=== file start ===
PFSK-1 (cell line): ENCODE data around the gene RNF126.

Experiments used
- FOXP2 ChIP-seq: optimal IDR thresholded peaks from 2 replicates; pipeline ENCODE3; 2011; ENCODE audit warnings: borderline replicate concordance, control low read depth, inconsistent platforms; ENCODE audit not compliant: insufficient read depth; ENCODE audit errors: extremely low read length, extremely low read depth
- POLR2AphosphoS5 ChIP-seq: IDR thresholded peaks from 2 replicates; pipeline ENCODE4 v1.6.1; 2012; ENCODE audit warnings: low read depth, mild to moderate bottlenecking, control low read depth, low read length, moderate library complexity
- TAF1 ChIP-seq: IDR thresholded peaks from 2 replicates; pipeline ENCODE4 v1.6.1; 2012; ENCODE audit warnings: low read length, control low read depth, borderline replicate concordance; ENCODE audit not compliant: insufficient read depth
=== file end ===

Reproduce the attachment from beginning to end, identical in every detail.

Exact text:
PFSK-1 (cell line): ENCODE data around the gene RNF126.

Experiments used
- FOXP2 ChIP-seq: optimal IDR thresholded peaks from 2 replicates; pipeline ENCODE3; 2011; ENCODE audit warnings: borderline replicate concordance, control low read depth, inconsistent platforms; ENCODE audit not compliant: insufficient read depth; ENCODE audit errors: extremely low read length, extremely low read depth
- POLR2AphosphoS5 ChIP-seq: IDR thresholded peaks from 2 replicates; pipeline ENCODE4 v1.6.1; 2012; ENCODE audit warnings: low read depth, mild to moderate bottlenecking, control low read depth, low read length, moderate library complexity
- TAF1 ChIP-seq: IDR thresholded peaks from 2 replicates; pipeline ENCODE4 v1.6.1; 2012; ENCODE audit warnings: low read length, control low read depth, borderline replicate concordance; ENCODE audit not compliant: insufficient read depth